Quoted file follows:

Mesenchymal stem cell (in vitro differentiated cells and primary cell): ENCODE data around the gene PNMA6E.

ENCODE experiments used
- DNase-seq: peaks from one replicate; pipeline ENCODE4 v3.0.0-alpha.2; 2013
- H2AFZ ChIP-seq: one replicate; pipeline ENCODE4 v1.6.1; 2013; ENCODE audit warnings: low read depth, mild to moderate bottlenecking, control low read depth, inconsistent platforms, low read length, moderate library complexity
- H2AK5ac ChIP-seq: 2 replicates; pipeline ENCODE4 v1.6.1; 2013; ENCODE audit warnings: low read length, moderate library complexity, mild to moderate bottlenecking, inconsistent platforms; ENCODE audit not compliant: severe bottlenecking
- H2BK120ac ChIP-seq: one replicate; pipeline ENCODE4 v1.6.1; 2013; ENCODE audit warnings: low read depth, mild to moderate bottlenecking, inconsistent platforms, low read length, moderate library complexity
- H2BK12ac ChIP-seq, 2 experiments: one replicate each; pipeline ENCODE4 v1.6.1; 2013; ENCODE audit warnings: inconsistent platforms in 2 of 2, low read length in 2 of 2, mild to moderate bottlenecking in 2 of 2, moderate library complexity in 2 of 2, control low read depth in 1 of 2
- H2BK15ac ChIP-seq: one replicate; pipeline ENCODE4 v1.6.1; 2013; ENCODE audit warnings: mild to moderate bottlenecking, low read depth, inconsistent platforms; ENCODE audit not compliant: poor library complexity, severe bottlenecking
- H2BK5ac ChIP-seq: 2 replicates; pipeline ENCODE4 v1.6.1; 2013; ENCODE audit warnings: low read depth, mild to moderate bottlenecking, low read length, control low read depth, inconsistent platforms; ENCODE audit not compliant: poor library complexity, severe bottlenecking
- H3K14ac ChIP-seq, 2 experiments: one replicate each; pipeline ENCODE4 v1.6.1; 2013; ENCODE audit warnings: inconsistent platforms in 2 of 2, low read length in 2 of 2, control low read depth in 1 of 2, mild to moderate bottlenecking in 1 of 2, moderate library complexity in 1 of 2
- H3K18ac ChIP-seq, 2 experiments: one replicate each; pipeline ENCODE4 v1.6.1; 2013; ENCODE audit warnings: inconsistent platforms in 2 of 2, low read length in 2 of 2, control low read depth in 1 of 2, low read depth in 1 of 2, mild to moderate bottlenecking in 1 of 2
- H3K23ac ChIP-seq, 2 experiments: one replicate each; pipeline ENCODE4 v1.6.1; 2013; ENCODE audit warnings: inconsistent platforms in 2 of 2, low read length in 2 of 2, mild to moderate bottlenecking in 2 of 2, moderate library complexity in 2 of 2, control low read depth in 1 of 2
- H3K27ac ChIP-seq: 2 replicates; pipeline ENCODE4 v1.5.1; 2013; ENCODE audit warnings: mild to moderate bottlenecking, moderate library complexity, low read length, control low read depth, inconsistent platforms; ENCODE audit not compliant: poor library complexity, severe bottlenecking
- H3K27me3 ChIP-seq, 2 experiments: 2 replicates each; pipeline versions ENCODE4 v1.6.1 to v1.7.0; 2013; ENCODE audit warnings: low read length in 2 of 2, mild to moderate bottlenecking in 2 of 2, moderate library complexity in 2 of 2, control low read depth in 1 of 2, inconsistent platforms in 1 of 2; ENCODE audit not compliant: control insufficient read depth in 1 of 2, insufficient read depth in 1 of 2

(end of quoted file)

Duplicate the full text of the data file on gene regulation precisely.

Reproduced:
Mesenchymal stem cell (in vitro differentiated cells and primary cell): ENCODE data around the gene PNMA6E.

ENCODE experiments used
- DNase-seq: peaks from one replicate; pipeline ENCODE4 v3.0.0-alpha.2; 2013
- H2AFZ ChIP-seq: one replicate; pipeline ENCODE4 v1.6.1; 2013; ENCODE audit warnings: low read depth, mild to moderate bottlenecking, control low read depth, inconsistent platforms, low read length, moderate library complexity
- H2AK5ac ChIP-seq: 2 replicates; pipeline ENCODE4 v1.6.1; 2013; ENCODE audit warnings: low read length, moderate library complexity, mild to moderate bottlenecking, inconsistent platforms; ENCODE audit not compliant: severe bottlenecking
- H2BK120ac ChIP-seq: one replicate; pipeline ENCODE4 v1.6.1; 2013; ENCODE audit warnings: low read depth, mild to moderate bottlenecking, inconsistent platforms, low read length, moderate library complexity
- H2BK12ac ChIP-seq, 2 experiments: one replicate each; pipeline ENCODE4 v1.6.1; 2013; ENCODE audit warnings: inconsistent platforms in 2 of 2, low read length in 2 of 2, mild to moderate bottlenecking in 2 of 2, moderate library complexity in 2 of 2, control low read depth in 1 of 2
- H2BK15ac ChIP-seq: one replicate; pipeline ENCODE4 v1.6.1; 2013; ENCODE audit warnings: mild to moderate bottlenecking, low read depth, inconsistent platforms; ENCODE audit not compliant: poor library complexity, severe bottlenecking
- H2BK5ac ChIP-seq: 2 replicates; pipeline ENCODE4 v1.6.1; 2013; ENCODE audit warnings: low read depth, mild to moderate bottlenecking, low read length, control low read depth, inconsistent platforms; ENCODE audit not compliant: poor library complexity, severe bottlenecking
- H3K14ac ChIP-seq, 2 experiments: one replicate each; pipeline ENCODE4 v1.6.1; 2013; ENCODE audit warnings: inconsistent platforms in 2 of 2, low read length in 2 of 2, control low read depth in 1 of 2, mild to moderate bottlenecking in 1 of 2, moderate library complexity in 1 of 2
- H3K18ac ChIP-seq, 2 experiments: one replicate each; pipeline ENCODE4 v1.6.1; 2013; ENCODE audit warnings: inconsistent platforms in 2 of 2, low read length in 2 of 2, control low read depth in 1 of 2, low read depth in 1 of 2, mild to moderate bottlenecking in 1 of 2
- H3K23ac ChIP-seq, 2 experiments: one replicate each; pipeline ENCODE4 v1.6.1; 2013; ENCODE audit warnings: inconsistent platforms in 2 of 2, low read length in 2 of 2, mild to moderate bottlenecking in 2 of 2, moderate library complexity in 2 of 2, control low read depth in 1 of 2
- H3K27ac ChIP-seq: 2 replicates; pipeline ENCODE4 v1.5.1; 2013; ENCODE audit warnings: mild to moderate bottlenecking, moderate library complexity, low read length, control low read depth, inconsistent platforms; ENCODE audit not compliant: poor library complexity, severe bottlenecking
- H3K27me3 ChIP-seq, 2 experiments: 2 replicates each; pipeline versions ENCODE4 v1.6.1 to v1.7.0; 2013; ENCODE audit warnings: low read length in 2 of 2, mild to moderate bottlenecking in 2 of 2, moderate library complexity in 2 of 2, control low read depth in 1 of 2, inconsistent platforms in 1 of 2; ENCODE audit not compliant: control insufficient read depth in 1 of 2, insufficient read depth in 1 of 2